Gender and Protection in Humanitarian Action

Female leaders in Solomon Islands attend a Gender and Protection in Humanitarian Action training. Photo: UN Women/Michelle Sanson

The Pacific countries are particularly vulnerable to natural disasters; Vanuatu ranked first, Tonga second and Solomon Islands sixth in the 2016 World Risk Report. The region also has high rates of gender inequality and the prevalence of gender-based violence is double the global average.

Because of these gender inequalities, as well as social and economic discrimination, some people have less visibility and may be overlooked during disasters. Global research has shown that women and children are 14 times more likely than men to be injured or killed in disasters. Additionally, following a disaster, women face increased rates of gender-based or sexual violence, unequal access to humanitarian assistance, loss of economic opportunities, and increased workloads. Despite this, women and girls are often excluded from disaster preparedness and response activities.

UN Women’s Fiji Multi-Country Office works with governments and humanitarian groups in the Pacific region to integrate gender and protection concerns into disaster preparedness and response – so as to ensure that humanitarian assistance promotes women’s safety, dignity, equality and empowerment.

The UN Women Gender and Protection in Humanitarian Action programme focuses on four areas:

  1. “Mainstreaming” gender and protection – that is, making it a standard feature — throughout the humanitarian system in the Pacific;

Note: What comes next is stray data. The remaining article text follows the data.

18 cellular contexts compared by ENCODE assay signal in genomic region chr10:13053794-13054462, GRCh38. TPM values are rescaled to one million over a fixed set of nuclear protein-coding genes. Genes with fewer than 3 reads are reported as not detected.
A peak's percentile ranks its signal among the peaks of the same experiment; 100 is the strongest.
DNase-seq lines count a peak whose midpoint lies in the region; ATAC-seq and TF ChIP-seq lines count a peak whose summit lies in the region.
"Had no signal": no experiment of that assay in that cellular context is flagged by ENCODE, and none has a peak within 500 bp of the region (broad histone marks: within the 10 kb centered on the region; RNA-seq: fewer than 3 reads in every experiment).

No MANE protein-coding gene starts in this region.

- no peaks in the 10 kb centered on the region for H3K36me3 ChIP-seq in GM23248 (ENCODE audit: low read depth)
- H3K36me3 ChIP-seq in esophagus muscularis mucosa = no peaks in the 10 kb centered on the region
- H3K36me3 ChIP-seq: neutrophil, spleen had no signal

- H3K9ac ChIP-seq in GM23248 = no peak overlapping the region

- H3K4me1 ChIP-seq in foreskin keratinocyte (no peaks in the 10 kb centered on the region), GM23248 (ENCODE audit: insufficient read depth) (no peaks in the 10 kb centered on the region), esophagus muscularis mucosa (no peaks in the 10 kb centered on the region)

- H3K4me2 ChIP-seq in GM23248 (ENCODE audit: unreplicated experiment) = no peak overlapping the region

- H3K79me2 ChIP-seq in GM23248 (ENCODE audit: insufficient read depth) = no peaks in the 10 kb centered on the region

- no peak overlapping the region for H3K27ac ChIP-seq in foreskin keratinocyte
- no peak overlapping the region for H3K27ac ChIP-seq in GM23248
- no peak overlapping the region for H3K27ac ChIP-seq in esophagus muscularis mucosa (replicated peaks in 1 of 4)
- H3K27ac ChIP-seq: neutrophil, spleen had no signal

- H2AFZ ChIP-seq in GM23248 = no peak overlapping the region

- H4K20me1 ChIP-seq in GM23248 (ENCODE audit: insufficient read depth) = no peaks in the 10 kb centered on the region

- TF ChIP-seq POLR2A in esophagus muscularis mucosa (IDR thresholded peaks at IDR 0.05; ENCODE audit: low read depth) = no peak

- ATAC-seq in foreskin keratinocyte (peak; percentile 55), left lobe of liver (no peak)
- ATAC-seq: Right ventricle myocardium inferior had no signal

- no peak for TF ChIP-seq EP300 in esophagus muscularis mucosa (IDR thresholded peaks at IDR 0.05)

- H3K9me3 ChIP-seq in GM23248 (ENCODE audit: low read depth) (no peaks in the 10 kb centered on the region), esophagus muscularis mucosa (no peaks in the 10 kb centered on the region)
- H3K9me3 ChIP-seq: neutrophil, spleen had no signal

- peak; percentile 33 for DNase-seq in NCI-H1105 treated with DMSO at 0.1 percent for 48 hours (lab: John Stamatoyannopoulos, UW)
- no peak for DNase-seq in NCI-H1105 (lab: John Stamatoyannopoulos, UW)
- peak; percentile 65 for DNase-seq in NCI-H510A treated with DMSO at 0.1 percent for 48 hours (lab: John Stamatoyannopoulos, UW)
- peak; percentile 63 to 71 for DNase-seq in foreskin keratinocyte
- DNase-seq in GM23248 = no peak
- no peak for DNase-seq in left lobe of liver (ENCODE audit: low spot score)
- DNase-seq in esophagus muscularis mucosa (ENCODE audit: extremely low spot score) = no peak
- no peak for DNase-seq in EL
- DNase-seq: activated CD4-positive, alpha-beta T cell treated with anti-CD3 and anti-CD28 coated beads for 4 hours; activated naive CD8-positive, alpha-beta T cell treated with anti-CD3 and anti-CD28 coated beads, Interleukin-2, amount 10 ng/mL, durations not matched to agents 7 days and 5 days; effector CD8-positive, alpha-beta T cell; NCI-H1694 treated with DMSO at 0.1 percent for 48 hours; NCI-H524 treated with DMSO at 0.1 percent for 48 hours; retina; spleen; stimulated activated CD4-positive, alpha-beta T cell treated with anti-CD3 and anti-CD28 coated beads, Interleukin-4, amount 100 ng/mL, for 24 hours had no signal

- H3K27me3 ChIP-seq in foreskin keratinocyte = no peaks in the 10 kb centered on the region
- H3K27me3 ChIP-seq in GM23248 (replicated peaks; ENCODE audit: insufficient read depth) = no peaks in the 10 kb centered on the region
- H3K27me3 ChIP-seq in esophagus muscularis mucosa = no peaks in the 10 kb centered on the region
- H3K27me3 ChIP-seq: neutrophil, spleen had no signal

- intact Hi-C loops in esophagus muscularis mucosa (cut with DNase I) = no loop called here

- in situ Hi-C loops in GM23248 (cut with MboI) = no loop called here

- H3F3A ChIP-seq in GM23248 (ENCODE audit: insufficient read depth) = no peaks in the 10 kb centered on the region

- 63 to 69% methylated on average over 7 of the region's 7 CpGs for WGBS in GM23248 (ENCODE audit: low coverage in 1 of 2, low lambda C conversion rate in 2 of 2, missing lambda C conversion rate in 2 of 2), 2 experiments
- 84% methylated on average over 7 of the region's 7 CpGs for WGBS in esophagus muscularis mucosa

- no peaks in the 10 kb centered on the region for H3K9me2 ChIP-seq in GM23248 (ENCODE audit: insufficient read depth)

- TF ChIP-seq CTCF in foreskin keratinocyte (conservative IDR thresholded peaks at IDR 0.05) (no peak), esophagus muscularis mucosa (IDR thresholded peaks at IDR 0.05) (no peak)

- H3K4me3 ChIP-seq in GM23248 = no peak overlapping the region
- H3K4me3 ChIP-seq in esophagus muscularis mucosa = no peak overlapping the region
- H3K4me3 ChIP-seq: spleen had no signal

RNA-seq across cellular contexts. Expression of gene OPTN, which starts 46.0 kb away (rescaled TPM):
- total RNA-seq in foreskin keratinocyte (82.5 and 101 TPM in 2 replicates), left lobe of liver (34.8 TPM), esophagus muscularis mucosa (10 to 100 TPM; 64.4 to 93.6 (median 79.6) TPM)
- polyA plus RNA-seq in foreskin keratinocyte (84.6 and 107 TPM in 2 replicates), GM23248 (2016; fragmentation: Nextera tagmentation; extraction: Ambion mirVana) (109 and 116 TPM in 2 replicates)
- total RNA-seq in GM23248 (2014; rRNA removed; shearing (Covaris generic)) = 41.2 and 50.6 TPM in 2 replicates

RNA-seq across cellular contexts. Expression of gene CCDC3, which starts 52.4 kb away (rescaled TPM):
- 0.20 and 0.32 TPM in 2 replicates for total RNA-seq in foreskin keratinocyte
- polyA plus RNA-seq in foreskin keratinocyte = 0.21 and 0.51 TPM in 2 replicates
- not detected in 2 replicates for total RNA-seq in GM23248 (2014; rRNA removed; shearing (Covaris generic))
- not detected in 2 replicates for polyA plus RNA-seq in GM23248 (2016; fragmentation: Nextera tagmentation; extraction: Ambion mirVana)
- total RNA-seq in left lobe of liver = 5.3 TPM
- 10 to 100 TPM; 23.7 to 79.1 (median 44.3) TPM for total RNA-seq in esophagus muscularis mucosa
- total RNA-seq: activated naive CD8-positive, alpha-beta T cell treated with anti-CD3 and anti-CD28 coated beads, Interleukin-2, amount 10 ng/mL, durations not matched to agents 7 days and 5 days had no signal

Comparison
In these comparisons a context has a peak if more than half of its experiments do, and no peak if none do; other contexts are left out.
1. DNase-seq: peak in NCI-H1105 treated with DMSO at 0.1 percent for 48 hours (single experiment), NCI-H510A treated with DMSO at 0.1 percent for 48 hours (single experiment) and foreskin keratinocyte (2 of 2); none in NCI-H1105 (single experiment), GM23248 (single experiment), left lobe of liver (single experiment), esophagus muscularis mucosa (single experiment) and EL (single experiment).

2. Strengthening the capacity of government departments and civil society organizations to contribute to and lead humanitarian responses;
  3. Mobilizing existing UN Women programmes to provide humanitarian assistance during disasters including helping survivors of gender-based violence and rebuilding marketplaces (75-90 per cent of vendors are women); and
  4. Coordinating preparedness and response across the region by leading the Pacific Humanitarian Protection Cluster Support Team, which comprises United Nations agencies, regional organizations and NGOs.

 

Seeds distributed with support from UN Women helped market vendors replant crops damaged by Tropical Cyclone Pam in 2015. Photo: UN Women/Murray Lloyd

Key Project: Strengthening the capacity of organizations to include women in disaster planning and response

With funding from the Women's Peace & Humanitarian Fund, the UN Women Fiji Multi-Country Office supports four organizations to ensure women can participate and take the lead in the provision of humanitarian assistance and gain equal access to such assistance. They are Samoa Red Cross Society, Oxfam Solomon Islands, Medical Services Pacific in Fiji, and Save the Children in Vanuatu.

The fund is a rapid financing mechanism supporting quality interventions to enhance the capacity of local women to prevent conflict, respond to crises, and take advantage of opportunities for peacebuilding. It was previously known as the Global Acceleration Instrument on Women, Peace and Security and Humanitarian Action.